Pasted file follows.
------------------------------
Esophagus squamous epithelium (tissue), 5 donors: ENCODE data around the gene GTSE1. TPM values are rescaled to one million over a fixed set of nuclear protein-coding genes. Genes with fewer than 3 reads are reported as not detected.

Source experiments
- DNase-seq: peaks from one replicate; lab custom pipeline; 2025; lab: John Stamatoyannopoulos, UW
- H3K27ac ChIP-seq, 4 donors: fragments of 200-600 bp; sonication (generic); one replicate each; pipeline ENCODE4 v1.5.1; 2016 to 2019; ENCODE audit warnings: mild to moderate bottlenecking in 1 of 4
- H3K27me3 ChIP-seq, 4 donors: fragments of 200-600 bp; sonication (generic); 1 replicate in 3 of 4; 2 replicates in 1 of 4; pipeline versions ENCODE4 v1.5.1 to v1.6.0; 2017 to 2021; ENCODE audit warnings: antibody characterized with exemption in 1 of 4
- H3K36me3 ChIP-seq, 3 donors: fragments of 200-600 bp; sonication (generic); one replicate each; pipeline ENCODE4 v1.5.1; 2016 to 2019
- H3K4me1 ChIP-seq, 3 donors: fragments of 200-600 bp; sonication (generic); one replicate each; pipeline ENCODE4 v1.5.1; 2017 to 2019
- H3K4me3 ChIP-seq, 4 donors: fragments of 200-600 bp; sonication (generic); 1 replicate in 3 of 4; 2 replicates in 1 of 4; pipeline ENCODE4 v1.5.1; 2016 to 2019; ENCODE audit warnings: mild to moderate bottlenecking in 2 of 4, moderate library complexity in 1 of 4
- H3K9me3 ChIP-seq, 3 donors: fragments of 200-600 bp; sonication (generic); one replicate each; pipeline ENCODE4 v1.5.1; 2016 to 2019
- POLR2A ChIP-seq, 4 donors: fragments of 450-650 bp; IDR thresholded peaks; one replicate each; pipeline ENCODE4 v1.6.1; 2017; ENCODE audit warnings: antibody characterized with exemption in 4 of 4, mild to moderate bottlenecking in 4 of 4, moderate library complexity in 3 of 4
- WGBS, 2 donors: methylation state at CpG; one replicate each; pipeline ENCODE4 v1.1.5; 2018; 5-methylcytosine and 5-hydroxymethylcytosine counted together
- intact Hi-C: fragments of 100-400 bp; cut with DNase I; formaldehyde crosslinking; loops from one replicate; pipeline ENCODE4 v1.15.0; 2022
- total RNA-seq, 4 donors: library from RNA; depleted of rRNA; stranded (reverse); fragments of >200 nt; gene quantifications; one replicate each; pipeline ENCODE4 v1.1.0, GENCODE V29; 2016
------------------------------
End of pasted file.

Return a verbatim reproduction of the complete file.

Esophagus squamous epithelium (tissue), 5 donors: ENCODE data around the gene GTSE1. TPM values are rescaled to one million over a fixed set of nuclear protein-coding genes. Genes with fewer than 3 reads are reported as not detected.

Source experiments
- DNase-seq: peaks from one replicate; lab custom pipeline; 2025; lab: John Stamatoyannopoulos, UW
- H3K27ac ChIP-seq, 4 donors: fragments of 200-600 bp; sonication (generic); one replicate each; pipeline ENCODE4 v1.5.1; 2016 to 2019; ENCODE audit warnings: mild to moderate bottlenecking in 1 of 4
- H3K27me3 ChIP-seq, 4 donors: fragments of 200-600 bp; sonication (generic); 1 replicate in 3 of 4; 2 replicates in 1 of 4; pipeline versions ENCODE4 v1.5.1 to v1.6.0; 2017 to 2021; ENCODE audit warnings: antibody characterized with exemption in 1 of 4
- H3K36me3 ChIP-seq, 3 donors: fragments of 200-600 bp; sonication (generic); one replicate each; pipeline ENCODE4 v1.5.1; 2016 to 2019
- H3K4me1 ChIP-seq, 3 donors: fragments of 200-600 bp; sonication (generic); one replicate each; pipeline ENCODE4 v1.5.1; 2017 to 2019
- H3K4me3 ChIP-seq, 4 donors: fragments of 200-600 bp; sonication (generic); 1 replicate in 3 of 4; 2 replicates in 1 of 4; pipeline ENCODE4 v1.5.1; 2016 to 2019; ENCODE audit warnings: mild to moderate bottlenecking in 2 of 4, moderate library complexity in 1 of 4
- H3K9me3 ChIP-seq, 3 donors: fragments of 200-600 bp; sonication (generic); one replicate each; pipeline ENCODE4 v1.5.1; 2016 to 2019
- POLR2A ChIP-seq, 4 donors: fragments of 450-650 bp; IDR thresholded peaks; one replicate each; pipeline ENCODE4 v1.6.1; 2017; ENCODE audit warnings: antibody characterized with exemption in 4 of 4, mild to moderate bottlenecking in 4 of 4, moderate library complexity in 3 of 4
- WGBS, 2 donors: methylation state at CpG; one replicate each; pipeline ENCODE4 v1.1.5; 2018; 5-methylcytosine and 5-hydroxymethylcytosine counted together
- intact Hi-C: fragments of 100-400 bp; cut with DNase I; formaldehyde crosslinking; loops from one replicate; pipeline ENCODE4 v1.15.0; 2022
- total RNA-seq, 4 donors: library from RNA; depleted of rRNA; stranded (reverse); fragments of >200 nt; gene quantifications; one replicate each; pipeline ENCODE4 v1.1.0, GENCODE V29; 2016